y|  /| /|/) - - -  x

So, in order to get how much you move you would do this:

x = (distance) * (cosine of the angle)
y = (distance) * (sine of the angle)

being the angle the one formed between the x axis and the line (marked with a ")")

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Why limit yourself to eight directions? By using floats or doubles for x and y speed and position, you can go in practically infinite direction. You'll also get more accuracy when trying to move the same amount of distance each frame, even if you DO limit it to eight directions.

And, if you're not too keen on trig (NOTE: This only works in eight directions):
D is the amount of Distance the sprite moves in one frame. D should be the same every time, unless it's zero.X is the number of pixels moved horizontally.Y is like X, but vertical.According to the distance formula: D = sqrt( X^2 + Y^2 )If you are moving the same number of pixels on the X and Y direction, then:          D        = sqrt( 2 * X^2 ) = sqrt( 2 * Y^2 )          D^2      =       2 * X^2   =       2 * Y^2         (D^2)/2   =           X^2   =           Y^2   sqrt( (D^2)/2 ) =           X     =           YFind X and Y by setting them equal to sqrt( (D^2)/2 ).

I tested this with Google calculator and it should work, but we warned that if X and Y are 3, the answer returned is 4.24264069 and if you're using ints for position and x and y speed, you'll always be moving slightly slower than D because everything after the decimal will get cut off.

Also, if you use this, you'll have to make X and Y negative, when appropriate, your self because this equation doesn't factor that in.

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Quote:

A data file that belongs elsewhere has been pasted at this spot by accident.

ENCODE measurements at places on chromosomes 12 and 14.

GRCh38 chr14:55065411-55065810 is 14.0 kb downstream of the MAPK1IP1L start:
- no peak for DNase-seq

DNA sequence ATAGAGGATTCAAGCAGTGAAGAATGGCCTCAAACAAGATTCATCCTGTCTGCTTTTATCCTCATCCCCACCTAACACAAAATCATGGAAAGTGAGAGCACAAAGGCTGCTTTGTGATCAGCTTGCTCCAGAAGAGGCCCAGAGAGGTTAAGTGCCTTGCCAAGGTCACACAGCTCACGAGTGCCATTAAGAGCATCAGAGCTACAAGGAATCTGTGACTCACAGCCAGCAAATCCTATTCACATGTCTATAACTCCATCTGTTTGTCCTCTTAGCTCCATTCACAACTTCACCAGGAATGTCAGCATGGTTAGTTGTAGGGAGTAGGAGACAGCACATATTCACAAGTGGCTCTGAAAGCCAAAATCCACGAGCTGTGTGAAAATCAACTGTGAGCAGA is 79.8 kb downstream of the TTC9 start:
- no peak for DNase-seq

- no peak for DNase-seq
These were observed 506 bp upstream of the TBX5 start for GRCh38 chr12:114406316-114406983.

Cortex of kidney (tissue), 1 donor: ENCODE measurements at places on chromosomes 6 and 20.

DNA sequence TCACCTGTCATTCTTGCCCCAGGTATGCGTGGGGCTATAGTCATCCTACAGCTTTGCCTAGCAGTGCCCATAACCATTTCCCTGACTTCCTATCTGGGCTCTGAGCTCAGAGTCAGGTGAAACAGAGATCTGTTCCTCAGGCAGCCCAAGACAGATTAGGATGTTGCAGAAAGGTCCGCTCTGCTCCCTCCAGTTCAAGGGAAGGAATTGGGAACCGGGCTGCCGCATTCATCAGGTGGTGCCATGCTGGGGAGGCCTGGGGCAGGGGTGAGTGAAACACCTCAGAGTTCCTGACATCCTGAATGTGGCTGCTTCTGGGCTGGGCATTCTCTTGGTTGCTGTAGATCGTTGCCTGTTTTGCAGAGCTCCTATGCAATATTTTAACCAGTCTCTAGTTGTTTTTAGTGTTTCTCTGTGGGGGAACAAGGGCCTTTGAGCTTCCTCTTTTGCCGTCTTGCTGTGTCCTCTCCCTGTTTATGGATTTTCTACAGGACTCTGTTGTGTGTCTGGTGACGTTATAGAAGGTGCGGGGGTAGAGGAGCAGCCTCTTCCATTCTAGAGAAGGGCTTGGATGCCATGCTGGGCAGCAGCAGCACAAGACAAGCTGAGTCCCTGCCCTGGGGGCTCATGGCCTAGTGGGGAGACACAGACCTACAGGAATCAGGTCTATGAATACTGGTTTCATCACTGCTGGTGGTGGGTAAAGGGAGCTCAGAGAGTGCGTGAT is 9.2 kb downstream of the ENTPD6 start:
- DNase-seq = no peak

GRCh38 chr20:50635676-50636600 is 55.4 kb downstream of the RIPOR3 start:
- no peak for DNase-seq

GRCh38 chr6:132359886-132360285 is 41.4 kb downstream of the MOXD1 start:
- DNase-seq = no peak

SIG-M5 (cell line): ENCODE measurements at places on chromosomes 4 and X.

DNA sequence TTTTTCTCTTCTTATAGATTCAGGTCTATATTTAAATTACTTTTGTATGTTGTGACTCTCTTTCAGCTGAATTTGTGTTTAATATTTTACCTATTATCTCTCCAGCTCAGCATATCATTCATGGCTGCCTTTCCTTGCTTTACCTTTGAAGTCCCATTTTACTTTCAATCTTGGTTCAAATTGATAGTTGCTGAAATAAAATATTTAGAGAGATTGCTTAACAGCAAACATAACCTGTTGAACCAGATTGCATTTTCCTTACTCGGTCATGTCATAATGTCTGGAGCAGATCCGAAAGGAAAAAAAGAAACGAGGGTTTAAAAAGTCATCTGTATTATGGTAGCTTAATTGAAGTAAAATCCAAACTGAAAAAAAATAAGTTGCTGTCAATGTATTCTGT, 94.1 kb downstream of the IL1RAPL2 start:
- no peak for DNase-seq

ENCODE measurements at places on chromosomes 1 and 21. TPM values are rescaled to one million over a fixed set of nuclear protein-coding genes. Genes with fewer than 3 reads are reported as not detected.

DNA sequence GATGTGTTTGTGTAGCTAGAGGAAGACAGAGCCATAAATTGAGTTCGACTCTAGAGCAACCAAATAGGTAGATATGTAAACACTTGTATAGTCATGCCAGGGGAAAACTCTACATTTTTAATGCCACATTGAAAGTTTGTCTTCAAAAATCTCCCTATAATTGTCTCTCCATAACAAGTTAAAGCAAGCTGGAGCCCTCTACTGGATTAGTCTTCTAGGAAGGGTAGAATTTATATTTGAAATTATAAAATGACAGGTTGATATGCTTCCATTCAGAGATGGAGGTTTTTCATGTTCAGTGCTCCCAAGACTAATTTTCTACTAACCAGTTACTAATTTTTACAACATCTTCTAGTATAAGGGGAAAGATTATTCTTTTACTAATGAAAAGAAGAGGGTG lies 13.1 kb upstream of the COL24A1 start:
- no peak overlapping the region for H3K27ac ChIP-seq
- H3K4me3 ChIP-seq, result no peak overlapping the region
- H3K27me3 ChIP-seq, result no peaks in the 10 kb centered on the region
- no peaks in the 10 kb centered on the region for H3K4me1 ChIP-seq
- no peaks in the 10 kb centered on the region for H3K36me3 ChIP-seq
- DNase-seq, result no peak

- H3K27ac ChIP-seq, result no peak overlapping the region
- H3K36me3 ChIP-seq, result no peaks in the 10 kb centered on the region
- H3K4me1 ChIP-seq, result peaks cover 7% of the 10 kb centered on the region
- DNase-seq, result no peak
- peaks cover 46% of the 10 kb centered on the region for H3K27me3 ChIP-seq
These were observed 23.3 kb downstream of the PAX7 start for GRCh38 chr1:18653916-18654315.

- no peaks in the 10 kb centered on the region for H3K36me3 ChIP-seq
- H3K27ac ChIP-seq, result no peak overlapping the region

Original post by ed209When the player presses the left or right key, the character moves 3 points horizontally. When the player presses up or down, the character moves 3 points vertically. How do I figure out how many points horizonally and vertically a player moves when moving diagonally???

As others have said, trigonometry is your friend. I suggest you learn it if you want to pursue games programming :). Computer Graphics is just maths that looks cool.

However, as Splinter of Chaos said, integer truncation (4.46334 -> 4), will make your guy go slower. To solve this, seperate the on-screen position from the world-position. This is often a problem I see people have, especially with 2D games where the correlation is much higher. Calculate his velocity/acceleration/position, etc, in world coordinations, then transform this final position into screen coordinates. World-coordinates are nearly always one with a floating point type (you haven't specified a language, but it's probably a float, :D). If it's a simple game, it's probably just a cast from the float to the integer, and banging it up on screen. Immediately, you've solved the diagonal problem, because now the floating point position is being updated correctly, so if he moves 2.5f ever frame, after to frames he'll be at 5, and not 4. Finally, if you ever intend to support widescreen, you'll find this separation very, very, useful.

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Just a note:

I messed up. When D should b 3, X and Y should be 2.12132034, not 4.24264069, which really doesn't make sense.